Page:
Day: December 14, 2015

The Beiderbecke Affair – tape 307

Here’s some episodes of The Beiderbecke Affair, Alan Plater’s lovely, quiet comedy about middle-aged love and the ‘white’ economy. The first episode here is episode 4, Um… I Know What You’re Thinking. The police had made a raid on Big Al’s church warehouse, but found nothing illegal. Jill’s campaign meeting was sabotaged, and nobody turned up – except for Trevor’s ex-fiancée.

It’s a mystery who told the police about Big Al’s warehouse, until Trevor’s ex, Helen, tells him that a man with a dog was putting a ‘cancelled’ sign on the sign for Jill’s meeting, so Al and Trevor find the man with the dog and give him a thorough grilling, and under their relentless pressure he admits he told the police about Al’s warehouse, and he sabotaged the meeting, under orders from a man in the betting shop. But when he tells them he heard the name MacAllister in a conversation with the man in the betting shop Trevor gets interested – MacAllister is Helen’s father’s name, a man who owns parts of chemists, restaurants and other businesses.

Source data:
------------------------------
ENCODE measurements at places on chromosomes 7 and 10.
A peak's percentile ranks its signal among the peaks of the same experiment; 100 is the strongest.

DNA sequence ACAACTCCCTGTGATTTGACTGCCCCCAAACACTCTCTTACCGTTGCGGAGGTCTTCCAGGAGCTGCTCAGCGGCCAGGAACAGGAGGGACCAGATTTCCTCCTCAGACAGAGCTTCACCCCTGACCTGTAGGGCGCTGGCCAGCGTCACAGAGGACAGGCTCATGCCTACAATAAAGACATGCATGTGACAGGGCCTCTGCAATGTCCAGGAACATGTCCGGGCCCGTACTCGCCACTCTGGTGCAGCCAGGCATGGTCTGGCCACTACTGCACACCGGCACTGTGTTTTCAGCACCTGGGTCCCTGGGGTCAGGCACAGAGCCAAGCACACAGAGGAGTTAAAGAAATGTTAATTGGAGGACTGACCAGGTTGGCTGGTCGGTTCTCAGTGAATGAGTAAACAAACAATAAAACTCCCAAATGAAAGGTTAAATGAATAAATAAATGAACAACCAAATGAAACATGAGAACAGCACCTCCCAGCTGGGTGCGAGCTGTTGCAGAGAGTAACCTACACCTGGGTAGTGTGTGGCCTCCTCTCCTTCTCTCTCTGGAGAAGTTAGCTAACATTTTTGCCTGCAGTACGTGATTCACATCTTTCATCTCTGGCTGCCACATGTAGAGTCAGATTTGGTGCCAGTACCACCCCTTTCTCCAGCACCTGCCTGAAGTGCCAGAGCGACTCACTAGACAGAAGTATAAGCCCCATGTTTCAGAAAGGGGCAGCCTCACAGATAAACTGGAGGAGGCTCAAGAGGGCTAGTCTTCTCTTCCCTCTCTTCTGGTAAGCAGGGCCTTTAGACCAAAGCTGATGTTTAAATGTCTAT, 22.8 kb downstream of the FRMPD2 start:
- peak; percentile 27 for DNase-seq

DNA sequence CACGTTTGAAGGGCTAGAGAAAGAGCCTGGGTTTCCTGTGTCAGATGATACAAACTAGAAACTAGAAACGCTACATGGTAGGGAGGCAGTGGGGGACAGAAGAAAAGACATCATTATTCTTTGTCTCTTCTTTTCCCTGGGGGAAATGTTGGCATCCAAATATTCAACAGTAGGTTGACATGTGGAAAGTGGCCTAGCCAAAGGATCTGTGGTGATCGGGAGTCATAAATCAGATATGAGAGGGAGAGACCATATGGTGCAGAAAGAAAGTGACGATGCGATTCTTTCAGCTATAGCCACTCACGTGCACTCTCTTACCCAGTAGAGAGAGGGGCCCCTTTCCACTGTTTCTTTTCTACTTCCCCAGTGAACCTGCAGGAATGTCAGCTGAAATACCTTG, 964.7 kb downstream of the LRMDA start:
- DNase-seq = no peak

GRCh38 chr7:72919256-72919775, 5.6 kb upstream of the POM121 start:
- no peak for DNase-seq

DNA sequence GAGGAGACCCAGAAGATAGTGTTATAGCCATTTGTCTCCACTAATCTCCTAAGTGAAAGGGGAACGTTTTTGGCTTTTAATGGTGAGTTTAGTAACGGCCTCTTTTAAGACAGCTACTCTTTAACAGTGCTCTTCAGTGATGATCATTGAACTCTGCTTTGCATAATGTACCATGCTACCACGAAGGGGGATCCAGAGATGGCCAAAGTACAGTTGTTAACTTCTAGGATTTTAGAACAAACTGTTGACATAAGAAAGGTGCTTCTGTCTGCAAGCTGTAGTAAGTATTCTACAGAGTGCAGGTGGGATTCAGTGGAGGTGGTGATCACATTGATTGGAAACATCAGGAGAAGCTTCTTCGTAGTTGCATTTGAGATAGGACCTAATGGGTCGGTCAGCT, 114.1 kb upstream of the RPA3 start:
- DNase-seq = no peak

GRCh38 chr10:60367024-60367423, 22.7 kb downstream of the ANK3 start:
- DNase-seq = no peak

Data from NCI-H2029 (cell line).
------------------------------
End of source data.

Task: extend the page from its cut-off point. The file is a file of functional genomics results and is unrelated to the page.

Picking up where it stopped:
In the next episode, Sgt Hobson tries to ‘fit up’ Trevor by planting a stolen electric toothbrush in his flat. Helen makes some calls and Trevor is released but when he’s invited to Sunday lunch with Mr MacAllister, and he tells Trevor to stop seeing Jill, and stop associating with Big Al, Trevor tells him where to go.

So Jill puts together a dossier on the MacAllisters, and Chief Superintendent Forrest (Colin Blakely) who are all involved in corruption on the planning committee, and passes it to Sgt Hobson.

And in the final episode, the day of the election comes, Jill gets 54 votes, Hobson delivers his dossier, supplemented by several files of affidavits procured by Big Al and Little Norm, and Hobson is able to arrest the two MacAllisters, and sees Inspector Forrest summoned to an interview with the Chief Constable.

I love this show. It’s understated, but filled with lovely performances, and a quiet, witty script from Alan Plater, and, as my daughter remarked, a distinct lack of yelling and drama. Plus some trad jazz on the soundtrack.

After the third episode, there’s the start of an episode of the health programme The Treatment. There’s a report on a recent paper which suggests that vitamins help improve children’s IQ, with the doctor in the studio doing a good job of rubbishing the report and criticising its methodology and poor statistics. Like a 1980s Ben Goldacre.

The tape ends after five minutes of this programme.

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  • One to One – partwork
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